It is my sincere hope that this approach will succeed in building a thriving online community of people passionate about Malawi and that it will be easy to replicate and apply to other third world countries in the future.
There’s quite a lot more in my proposal, but that should provide the gist of what I’m looking to do. It’s a project I would love to take on, but I really need the funding in order to invest the amount of time it would take to have a chance at succeeding. I’m not sure when I’ll get another update from the Knight Foundation or what the news will be, but I will be sure to let everyone know. Thanks for reading.
I’ve been researching the wild world of domaining in recent months with an eye toward dipping my toe in the water and seeing what happens. I’ve been using the free tools over at Domain Tools and reading several related blogs like Frank Schilling and Dominik Mueller. In fact, this recent auction results post from Dominik should give you an idea of the potential that exists in this field. As you can see, generic words and phrases are all the rage and the prices are staggering if you’re just finding out about it now.
Yes, domaining is going mainstream in a big way these days and I’m looking to capture a small piece of the action. Last night I bought ten domains through GoDaddy purely as an investment. I already owned about half a dozen assorted domains including the one you’re reading and a few that I plan to develop, but this is the first time I bought for the sole purpose of domaining. This particular batch of domains has a common theme and it’s something that happens in April. That should be a big enough hint for everyone.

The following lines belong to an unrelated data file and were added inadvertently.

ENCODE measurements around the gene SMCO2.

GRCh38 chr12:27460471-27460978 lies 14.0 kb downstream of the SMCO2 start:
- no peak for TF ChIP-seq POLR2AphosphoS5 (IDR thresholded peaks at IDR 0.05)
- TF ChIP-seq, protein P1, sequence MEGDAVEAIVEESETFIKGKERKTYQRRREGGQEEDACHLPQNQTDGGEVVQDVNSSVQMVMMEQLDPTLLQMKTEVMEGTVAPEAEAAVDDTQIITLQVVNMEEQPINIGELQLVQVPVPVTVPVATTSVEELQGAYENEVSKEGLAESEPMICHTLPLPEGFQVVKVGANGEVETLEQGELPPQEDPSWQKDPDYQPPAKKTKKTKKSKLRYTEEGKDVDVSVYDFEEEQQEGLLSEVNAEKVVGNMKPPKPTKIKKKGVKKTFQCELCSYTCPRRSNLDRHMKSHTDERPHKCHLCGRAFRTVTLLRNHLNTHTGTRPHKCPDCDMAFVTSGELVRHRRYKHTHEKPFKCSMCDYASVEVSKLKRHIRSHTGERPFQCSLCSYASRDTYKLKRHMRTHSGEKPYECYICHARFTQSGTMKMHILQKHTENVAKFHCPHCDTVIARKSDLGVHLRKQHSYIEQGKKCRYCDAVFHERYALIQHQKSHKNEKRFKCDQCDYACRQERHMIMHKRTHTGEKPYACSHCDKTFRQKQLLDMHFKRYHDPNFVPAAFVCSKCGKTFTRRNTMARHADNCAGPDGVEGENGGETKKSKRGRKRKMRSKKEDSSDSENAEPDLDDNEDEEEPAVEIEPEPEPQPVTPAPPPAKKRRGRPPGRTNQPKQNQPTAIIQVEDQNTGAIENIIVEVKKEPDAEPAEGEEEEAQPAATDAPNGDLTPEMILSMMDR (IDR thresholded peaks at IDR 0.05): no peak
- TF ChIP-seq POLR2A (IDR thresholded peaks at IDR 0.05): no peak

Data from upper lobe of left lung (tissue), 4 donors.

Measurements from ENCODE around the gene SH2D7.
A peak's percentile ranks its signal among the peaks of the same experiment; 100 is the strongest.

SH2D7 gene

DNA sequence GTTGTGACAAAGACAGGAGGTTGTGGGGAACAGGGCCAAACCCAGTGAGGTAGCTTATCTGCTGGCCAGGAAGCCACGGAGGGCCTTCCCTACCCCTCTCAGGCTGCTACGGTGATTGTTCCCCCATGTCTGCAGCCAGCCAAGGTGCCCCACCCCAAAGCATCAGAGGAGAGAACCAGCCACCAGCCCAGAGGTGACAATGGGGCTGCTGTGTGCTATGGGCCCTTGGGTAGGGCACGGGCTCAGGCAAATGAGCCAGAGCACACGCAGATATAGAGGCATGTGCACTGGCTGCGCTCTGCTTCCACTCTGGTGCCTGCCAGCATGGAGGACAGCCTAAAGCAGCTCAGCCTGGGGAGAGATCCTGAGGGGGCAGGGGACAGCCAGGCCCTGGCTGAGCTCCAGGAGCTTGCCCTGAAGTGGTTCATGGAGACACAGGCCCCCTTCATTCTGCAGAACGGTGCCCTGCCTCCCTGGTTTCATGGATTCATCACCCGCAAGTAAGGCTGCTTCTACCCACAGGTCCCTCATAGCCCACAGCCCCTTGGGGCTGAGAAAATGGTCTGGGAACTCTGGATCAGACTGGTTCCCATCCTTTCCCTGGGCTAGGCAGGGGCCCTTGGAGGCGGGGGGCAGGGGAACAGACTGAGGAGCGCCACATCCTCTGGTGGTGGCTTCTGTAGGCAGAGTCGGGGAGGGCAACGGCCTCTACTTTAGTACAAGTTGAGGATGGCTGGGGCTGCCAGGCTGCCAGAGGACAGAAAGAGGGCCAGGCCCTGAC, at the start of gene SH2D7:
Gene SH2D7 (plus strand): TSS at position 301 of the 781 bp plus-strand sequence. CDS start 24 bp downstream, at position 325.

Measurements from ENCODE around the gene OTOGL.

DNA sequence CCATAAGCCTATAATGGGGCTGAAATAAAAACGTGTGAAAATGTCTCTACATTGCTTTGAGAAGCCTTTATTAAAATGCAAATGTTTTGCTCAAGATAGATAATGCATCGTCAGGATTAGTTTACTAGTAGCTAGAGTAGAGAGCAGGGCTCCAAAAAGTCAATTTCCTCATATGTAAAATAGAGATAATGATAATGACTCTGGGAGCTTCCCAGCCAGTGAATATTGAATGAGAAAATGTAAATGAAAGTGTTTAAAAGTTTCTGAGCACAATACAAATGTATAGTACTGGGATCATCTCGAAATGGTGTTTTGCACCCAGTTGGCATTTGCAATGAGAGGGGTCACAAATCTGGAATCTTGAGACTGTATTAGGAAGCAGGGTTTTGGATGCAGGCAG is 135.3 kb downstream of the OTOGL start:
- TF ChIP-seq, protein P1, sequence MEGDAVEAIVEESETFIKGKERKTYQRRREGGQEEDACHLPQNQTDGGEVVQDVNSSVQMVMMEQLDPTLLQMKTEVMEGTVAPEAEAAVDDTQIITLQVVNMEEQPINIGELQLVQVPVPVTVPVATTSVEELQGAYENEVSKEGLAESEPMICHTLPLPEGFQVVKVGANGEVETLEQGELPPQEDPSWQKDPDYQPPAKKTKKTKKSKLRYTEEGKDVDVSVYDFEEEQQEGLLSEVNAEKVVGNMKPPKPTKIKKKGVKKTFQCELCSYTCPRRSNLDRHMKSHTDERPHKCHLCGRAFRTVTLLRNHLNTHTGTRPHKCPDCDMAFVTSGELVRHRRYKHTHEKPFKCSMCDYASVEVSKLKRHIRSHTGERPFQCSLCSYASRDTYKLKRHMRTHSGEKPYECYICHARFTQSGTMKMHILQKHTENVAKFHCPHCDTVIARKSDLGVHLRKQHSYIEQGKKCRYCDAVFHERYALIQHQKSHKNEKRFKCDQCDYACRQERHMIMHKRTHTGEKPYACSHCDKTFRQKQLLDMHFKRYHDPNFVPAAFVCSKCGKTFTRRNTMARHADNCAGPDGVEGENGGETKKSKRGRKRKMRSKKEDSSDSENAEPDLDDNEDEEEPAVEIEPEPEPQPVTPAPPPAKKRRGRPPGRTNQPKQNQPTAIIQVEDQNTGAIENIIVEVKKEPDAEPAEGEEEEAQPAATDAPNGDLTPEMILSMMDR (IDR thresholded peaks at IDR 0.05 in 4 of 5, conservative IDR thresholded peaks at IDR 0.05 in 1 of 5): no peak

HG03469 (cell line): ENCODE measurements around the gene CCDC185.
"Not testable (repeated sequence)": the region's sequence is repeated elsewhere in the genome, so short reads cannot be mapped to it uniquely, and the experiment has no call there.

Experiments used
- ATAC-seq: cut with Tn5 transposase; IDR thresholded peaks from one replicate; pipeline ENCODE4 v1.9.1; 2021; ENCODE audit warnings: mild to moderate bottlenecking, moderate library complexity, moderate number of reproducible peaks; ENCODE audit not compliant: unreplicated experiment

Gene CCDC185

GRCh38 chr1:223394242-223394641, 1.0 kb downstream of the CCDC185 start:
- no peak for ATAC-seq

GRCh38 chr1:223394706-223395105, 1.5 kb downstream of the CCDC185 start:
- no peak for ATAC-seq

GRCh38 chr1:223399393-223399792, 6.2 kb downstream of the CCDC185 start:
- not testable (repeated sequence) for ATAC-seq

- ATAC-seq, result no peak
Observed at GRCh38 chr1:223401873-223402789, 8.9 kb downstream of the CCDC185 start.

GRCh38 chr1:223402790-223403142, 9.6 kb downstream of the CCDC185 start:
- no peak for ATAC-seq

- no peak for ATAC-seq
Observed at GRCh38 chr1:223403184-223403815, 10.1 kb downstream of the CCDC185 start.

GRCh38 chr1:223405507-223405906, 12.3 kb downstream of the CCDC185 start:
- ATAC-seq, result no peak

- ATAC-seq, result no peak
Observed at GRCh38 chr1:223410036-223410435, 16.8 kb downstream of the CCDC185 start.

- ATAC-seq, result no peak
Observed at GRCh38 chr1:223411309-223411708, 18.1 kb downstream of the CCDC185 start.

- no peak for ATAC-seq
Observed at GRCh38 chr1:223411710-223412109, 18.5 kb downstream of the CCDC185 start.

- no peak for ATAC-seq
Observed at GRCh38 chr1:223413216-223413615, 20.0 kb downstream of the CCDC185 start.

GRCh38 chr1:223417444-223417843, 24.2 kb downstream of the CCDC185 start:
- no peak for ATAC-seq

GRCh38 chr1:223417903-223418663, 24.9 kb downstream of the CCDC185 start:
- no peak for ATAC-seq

So my strategy right now is to hold them until about February and then get a sense of what they’re worth. I may choose to auction some or all of them at that time or just hold them for another year. Between now and then, I’m researching the various domain parking services looking for the best fit. Yeah, I’m perfectly capable of building ad-supported sites on these domains myself, but my time is valuable these days so I’m going to leave that aspect of things to the pros.
One thing I love about domaining is that individual domains with good potential can be bought for a few bucks from a registrar. I also appreciate that brainstorming, trend spotting, and just plain language skills are critical to making good purchases. It’s hard work and takes some time and imagination, but it’s also fun.
It kind of strikes me as the 21st century equivalent of panning for gold. The equipment and techniques are a lot more sophisticated, but the process is very similar. We’ll see if I actually find anything valuable.